A Real Options Methodology for Evaluating Risk and Opportunity of Natural Ventilation

[+] Author and Article Information
Lara V. Greden

 The Weidt Group, Inc., 5800 Baker Road, Minnetonka, MN 55345larag@twgi.com

Leon R. Glicksman

 Massachusetts Institute of Technology, Building Technology, Departments of Architecture and Mechanical Engineering, 77 Massachusetts Avenue, Rm. 5-418, Cambridge, MA 02139glicks@mit.edu

Gabriel Lopez-Betanzos

 Massachusetts Institute of Technology, Department of Computer Science and Electrical Engineering, 77 Massachusetts Avenue, Cambridge, MA 02139galb@alum.mit.edu

For example, because chiller equipment price depends partially on the price of steel, which has a high volatility, sometimes contracts are created to lock-in prices for future delivery of equipment at current prices to protect against the possibility of price increases.

It is not necessarily true that more energy efficient buildings have increased first costs, particularly if an integrated, whole building design process is used from the start (29).

J. Sol. Energy Eng 128(2), 204-212 (Dec 08, 2005) (9 pages) doi:10.1115/1.2188959 History: Received June 09, 2005; Revised December 08, 2005

The variable, uncertain nature of climate imposes risk in using solar and building technologies, such as natural ventilation (NV). To maximize the potential benefit from NV while reducing risk, a building could be designed for NV along with the “real option” to install mechanical cooling in the future, if needed. Traditional evaluation procedures use expected values, which fail to acknowledge the value of uncertainty when system performance is a nonlinear function of the uncertain variable. A real options methodology is proposed to evaluate the flexible building design under climate uncertainty. A building energy simulation is used to obtain probability distributions of the cost savings of the option-based NV strategy and of the time when (if) the mechanical cooling system is installed. A simplified stochastic temperature generator is used, and it may be used to evaluate real options for other technologies sensitive to future climate. The results of a real options analysis provide information to project investors on (a) the likelihood of exercising the option, and (b) the improved financial value of the technology when implemented with a flexible strategy.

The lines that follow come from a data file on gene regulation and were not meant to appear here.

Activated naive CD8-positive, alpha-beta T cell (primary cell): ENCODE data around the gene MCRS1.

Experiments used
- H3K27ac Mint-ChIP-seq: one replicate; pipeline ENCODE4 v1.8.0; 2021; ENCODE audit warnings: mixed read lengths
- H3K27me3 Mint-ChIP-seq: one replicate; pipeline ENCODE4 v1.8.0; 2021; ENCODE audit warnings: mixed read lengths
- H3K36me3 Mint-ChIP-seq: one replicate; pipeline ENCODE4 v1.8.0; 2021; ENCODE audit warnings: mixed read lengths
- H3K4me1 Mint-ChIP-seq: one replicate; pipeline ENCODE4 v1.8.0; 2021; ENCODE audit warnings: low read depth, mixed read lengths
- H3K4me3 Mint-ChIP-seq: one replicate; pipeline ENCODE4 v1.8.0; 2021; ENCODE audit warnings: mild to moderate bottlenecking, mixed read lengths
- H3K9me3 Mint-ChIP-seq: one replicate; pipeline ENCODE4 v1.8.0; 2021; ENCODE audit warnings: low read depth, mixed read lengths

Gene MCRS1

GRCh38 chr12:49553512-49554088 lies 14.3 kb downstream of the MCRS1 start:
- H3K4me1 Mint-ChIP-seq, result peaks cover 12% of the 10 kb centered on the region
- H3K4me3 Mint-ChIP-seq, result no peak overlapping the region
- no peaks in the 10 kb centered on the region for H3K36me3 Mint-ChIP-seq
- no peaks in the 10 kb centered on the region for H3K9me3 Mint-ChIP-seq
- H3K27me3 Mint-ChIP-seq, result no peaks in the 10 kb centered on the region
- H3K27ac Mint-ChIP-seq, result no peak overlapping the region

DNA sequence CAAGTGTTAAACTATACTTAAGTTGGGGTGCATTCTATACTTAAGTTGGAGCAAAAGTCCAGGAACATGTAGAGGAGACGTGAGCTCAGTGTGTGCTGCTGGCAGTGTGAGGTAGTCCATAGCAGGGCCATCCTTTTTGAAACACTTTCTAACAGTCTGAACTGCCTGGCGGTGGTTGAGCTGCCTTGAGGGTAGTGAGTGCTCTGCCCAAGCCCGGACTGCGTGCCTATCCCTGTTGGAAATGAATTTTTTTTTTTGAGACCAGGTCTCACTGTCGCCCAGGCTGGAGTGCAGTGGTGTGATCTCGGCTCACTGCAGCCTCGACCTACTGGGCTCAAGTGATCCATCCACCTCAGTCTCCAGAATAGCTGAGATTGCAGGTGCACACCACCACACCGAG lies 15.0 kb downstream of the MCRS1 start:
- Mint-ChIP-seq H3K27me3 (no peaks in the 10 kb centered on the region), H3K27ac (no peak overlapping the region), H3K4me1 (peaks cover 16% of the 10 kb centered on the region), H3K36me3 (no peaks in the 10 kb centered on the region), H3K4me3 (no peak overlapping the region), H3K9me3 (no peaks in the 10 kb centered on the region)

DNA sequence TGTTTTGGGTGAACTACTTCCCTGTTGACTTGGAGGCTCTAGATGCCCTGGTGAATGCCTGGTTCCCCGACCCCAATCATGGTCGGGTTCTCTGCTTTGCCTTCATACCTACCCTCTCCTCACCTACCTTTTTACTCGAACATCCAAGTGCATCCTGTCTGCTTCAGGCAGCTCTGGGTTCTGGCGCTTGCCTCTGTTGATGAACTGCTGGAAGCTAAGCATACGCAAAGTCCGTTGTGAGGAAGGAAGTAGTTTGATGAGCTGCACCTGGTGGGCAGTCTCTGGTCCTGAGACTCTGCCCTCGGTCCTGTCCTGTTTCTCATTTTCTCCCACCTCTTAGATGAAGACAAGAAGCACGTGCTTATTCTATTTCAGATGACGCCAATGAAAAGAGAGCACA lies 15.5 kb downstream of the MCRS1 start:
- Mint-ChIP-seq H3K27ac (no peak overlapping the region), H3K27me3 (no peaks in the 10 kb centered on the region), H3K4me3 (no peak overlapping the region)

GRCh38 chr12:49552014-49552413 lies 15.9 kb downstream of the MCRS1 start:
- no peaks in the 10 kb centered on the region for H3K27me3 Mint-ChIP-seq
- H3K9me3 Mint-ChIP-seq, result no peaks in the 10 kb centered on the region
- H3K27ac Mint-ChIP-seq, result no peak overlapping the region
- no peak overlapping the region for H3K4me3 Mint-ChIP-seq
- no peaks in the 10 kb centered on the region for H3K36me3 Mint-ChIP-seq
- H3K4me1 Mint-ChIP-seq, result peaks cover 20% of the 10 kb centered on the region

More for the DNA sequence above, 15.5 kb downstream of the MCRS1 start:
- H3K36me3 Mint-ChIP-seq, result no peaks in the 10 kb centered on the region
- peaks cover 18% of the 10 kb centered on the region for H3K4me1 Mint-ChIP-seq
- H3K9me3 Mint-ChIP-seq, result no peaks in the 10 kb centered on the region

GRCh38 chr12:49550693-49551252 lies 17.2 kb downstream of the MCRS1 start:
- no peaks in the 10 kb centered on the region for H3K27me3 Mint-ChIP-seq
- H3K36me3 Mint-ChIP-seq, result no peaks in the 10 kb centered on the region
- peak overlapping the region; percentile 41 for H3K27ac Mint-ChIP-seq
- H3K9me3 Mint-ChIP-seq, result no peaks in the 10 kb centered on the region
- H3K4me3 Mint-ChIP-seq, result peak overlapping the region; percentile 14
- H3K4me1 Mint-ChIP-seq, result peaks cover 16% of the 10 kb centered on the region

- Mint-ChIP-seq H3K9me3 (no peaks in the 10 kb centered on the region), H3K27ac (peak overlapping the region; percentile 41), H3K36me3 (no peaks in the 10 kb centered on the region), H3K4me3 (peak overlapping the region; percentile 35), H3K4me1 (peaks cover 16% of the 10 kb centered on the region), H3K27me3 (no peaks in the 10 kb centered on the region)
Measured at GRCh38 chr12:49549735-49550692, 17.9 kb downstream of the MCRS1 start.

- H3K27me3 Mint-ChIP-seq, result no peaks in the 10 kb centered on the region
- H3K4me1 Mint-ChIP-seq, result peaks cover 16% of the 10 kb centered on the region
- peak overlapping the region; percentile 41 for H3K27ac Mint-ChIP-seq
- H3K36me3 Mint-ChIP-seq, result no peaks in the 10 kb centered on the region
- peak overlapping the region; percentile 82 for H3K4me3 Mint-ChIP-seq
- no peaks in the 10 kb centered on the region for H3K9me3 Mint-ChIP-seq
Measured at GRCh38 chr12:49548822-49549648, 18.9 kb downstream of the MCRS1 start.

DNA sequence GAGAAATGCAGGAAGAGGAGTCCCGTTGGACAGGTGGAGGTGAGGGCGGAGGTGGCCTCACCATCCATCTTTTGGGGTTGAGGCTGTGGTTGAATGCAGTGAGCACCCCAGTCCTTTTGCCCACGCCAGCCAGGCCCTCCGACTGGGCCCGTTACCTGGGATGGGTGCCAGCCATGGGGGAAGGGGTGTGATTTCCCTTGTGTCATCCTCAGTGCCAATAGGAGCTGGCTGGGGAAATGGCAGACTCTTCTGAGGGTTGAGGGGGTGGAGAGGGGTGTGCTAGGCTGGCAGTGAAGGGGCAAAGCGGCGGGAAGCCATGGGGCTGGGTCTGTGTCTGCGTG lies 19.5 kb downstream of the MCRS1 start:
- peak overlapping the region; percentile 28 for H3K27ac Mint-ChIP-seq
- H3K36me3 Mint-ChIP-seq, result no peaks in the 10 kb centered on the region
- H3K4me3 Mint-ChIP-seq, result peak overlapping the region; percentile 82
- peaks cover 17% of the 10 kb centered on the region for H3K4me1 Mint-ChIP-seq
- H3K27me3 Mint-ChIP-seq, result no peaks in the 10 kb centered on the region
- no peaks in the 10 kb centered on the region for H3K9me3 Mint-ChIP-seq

Copyright © 2006 by American Society of Mechanical Engineers
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Figure 1

Payoff of a call option, with illustration of the probability distribution of possible future stock prices

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Figure 7

Zonal mean, yearly temperature for the 35° latitude band calculated with data from MIT's Integrated Global Climate Model (24)

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Figure 8

Illustration of stochastic sample paths of hourly outdoor temperature for Chicago produced by the stochastic weather generation model

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Figure 2

Stacks facilitate airflow in this naturally ventilated building at Nottingham University's campus in the United Kingdom (source: Brian Dean)

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Figure 4

Timeline illustration of the modes in which the option-based NV building can exist

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Figure 5

Option value is defined by subtracting probabilistic NVO energy and equipment (i.e., exercise) costs from the total costs of the baseline MC building

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Figure 6

Real options simulation model for the option to install mechanical cooling in a naturally ventilated building subject to stochastic climate input

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Figure 9

In this illustrative figure of the sliding window decision rule, the window is 10h long and the maximum allowable temperature is 28°C. If a maximum of 5h within the 10-h window are allowed to be at or above 28°C, the option to install mechanical cooling is exercised in the second window shown.

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Figure 10

Illustration of the frequency distribution of the exercise date

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Figure 11

Sample result of the frequency distribution of option value. The highest value is realized in the cases where exercise never occurs.

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Figure 3

By delaying, and potentially never requiring, the costs of mechanical cooling equipment, the option-based NV building may cost less than a hybrid building, assuming the flexible design provides for future installation of MC equipment at reasonable cost




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